Underpaid and restive Zimbabwe teachers have boldly told President Emmerson Mnangagwa’s Government that they will only return to work until they start earning the pre-October 2018 salaries of at least US$540 per month, saying no amount of job-loss threats from their employer will change their resolve.

The declarations by the country’s defiant teachers come as Zimbabwe schools opened doors for the First Term on February 7 following a long, Covid-19 induced break.

The Amalgamated Rural Teachers’ Union of Zimbabwe (ARTUZ) this Wednesday said they will neither succumb to the threats from their cash-strapped employer, the Public Service Commission (PSC), nor the backtracking from other unions representing the labour concerns of their colleagues who have continued to bemoan incapacitation amid poor salaries and deteriorating working conditions.

“No learning is taking place in our schools,” said ARTUZ in a thread posted on the union’s official Twitter handle this morning. The threats from (PSC and) the backtracking of some Unions didn’t change anything.
We still call upon (Government) to genuinely (engage teachers and) find common ground. Our humble demand is the restoration of pre October 2018 salaries… Gvt should genuinely engage teachers”, said ARTUZ.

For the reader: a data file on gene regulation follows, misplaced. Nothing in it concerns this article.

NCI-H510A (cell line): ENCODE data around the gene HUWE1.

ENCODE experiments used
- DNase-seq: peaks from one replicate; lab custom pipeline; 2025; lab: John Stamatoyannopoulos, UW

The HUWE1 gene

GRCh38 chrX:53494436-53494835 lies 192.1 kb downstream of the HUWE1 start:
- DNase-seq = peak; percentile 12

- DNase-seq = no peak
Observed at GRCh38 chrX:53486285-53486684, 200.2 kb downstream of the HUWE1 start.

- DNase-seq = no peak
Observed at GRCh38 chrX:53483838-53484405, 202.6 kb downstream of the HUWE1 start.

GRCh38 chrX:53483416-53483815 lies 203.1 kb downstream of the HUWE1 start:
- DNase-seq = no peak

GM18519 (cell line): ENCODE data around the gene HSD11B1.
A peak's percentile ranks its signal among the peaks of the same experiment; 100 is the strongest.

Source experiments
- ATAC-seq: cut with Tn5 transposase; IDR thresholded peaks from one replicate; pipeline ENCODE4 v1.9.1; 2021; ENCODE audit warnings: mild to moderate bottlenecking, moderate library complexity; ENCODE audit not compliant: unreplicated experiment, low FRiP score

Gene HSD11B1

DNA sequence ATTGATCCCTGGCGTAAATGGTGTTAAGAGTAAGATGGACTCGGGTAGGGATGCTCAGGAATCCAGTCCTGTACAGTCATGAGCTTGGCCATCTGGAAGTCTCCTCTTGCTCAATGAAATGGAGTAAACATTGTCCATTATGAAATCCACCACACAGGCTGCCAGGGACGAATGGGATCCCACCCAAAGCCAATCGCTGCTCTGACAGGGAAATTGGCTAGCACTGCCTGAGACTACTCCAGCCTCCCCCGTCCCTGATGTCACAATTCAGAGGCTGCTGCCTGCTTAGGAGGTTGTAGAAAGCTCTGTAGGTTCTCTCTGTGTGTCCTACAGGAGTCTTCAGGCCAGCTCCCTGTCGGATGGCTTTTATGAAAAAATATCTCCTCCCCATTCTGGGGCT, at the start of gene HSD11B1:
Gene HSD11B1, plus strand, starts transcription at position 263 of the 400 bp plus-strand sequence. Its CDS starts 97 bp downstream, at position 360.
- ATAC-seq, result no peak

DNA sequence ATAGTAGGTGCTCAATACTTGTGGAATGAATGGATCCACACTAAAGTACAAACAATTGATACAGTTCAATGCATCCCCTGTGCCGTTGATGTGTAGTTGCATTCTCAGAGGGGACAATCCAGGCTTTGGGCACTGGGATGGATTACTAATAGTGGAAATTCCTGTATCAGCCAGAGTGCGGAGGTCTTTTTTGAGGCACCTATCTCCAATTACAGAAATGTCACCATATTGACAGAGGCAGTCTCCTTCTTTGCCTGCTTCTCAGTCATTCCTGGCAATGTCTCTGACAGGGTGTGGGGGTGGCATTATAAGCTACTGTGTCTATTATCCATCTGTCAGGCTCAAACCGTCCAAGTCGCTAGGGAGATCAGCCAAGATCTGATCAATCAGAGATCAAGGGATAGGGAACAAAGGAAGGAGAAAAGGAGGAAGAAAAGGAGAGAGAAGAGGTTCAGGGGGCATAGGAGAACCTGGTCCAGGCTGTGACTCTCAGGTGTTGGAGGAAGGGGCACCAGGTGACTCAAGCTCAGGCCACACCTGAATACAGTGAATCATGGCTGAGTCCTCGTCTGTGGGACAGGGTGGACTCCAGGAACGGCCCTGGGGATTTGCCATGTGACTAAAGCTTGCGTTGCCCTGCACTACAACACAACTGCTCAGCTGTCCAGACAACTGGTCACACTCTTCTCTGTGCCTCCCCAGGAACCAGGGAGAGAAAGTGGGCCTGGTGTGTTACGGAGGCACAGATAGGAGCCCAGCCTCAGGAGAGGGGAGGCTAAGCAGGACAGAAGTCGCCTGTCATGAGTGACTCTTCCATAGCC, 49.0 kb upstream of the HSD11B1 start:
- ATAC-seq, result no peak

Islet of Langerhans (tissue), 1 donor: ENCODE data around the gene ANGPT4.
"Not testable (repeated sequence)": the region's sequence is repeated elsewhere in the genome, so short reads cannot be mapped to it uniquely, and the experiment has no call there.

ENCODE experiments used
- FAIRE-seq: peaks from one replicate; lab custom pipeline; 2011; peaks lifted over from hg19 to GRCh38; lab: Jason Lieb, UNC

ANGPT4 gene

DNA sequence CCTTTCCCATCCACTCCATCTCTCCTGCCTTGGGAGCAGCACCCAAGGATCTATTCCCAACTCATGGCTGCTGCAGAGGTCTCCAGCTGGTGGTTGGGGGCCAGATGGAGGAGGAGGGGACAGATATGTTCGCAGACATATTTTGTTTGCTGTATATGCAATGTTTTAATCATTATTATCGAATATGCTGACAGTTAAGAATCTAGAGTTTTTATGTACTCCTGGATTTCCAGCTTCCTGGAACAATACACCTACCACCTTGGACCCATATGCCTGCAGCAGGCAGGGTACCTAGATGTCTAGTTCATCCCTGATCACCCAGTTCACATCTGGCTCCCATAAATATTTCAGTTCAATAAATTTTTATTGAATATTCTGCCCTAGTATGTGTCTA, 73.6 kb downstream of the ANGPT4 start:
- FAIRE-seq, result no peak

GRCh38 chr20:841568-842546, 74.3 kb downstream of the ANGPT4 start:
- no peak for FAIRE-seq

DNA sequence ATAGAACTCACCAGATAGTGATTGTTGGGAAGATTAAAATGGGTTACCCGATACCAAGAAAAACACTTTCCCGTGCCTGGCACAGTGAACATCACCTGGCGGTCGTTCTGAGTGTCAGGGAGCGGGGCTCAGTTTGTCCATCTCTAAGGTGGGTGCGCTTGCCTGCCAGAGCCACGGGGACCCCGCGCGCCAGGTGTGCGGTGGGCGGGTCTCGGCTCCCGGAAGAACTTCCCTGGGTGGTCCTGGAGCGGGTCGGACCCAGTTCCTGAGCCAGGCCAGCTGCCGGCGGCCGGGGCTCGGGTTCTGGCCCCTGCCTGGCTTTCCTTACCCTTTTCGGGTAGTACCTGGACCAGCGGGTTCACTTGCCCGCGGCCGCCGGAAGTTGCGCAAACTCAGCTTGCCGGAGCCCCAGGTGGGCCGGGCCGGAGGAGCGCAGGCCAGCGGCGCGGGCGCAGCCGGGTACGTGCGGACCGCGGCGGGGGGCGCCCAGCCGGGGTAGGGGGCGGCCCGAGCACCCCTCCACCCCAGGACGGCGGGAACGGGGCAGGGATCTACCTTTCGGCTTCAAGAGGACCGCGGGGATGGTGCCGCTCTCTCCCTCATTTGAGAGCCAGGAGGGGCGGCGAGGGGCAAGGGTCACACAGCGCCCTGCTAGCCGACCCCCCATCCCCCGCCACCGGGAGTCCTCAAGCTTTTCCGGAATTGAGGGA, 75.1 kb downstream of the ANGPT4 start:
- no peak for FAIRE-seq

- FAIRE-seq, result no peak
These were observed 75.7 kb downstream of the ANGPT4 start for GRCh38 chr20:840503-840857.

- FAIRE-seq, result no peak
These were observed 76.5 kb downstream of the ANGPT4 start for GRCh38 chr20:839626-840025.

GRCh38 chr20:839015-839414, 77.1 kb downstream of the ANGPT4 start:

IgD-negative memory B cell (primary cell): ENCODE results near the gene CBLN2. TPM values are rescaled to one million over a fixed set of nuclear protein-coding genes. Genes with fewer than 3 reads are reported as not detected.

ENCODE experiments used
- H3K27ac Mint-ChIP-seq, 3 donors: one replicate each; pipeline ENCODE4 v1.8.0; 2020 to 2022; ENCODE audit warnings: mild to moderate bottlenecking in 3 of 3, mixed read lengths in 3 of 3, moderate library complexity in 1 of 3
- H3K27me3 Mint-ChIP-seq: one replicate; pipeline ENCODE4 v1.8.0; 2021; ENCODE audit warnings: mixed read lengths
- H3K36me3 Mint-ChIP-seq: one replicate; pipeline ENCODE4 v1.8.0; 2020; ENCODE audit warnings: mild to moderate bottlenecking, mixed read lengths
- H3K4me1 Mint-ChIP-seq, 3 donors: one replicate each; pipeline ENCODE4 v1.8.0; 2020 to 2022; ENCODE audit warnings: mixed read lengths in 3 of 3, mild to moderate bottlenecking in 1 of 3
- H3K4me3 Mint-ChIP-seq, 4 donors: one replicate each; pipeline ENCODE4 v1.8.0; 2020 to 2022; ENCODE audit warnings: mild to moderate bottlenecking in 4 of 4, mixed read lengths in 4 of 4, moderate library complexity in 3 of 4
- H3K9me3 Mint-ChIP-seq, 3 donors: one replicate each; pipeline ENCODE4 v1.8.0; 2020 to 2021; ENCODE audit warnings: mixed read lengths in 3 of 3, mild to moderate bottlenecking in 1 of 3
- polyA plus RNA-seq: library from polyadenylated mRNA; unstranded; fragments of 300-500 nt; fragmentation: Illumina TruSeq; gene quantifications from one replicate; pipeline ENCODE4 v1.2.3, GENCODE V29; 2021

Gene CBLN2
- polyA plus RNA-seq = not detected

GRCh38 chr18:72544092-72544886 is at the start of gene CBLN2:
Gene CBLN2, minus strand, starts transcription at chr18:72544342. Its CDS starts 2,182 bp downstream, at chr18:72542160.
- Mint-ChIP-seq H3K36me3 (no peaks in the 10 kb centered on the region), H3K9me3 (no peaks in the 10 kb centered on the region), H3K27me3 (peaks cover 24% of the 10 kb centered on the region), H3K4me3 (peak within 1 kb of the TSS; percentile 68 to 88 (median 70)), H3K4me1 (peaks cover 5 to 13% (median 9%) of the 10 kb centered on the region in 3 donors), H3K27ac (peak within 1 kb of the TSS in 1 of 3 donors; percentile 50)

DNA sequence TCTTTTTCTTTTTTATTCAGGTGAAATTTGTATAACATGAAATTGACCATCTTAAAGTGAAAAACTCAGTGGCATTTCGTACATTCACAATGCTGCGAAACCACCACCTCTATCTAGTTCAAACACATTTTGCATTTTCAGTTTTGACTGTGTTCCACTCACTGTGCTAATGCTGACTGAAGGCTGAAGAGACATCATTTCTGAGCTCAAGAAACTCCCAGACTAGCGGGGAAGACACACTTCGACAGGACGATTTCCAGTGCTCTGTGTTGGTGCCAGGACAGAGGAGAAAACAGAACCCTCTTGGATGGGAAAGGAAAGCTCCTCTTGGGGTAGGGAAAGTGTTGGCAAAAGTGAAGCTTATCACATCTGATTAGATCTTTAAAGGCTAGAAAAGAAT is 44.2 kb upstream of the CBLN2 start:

This also comes at a time when sharp divisions continue to rock the country’s various teacher unions, with some imploring on their members to conditionally return to work while others have adamantly resolved that the industrial action will continue.
The Zimbabwe Teachers’ Association (Zimta), which is the most subscribed union, urged its 43 000-strong members to return to work, but other unions resolved to soldier on until the Harare administration complies with their perennial salary demands.
When schools opened on February 7, Government had responded to calls of industrial action by suspending the defiant teachers enmasse, a move that was quashed by a landmark High Court ruling.
Caught in sixes-and-sevens, Mnangagwa’s Government latter threatened to fire all the striking teachers who did not return to work by February 22.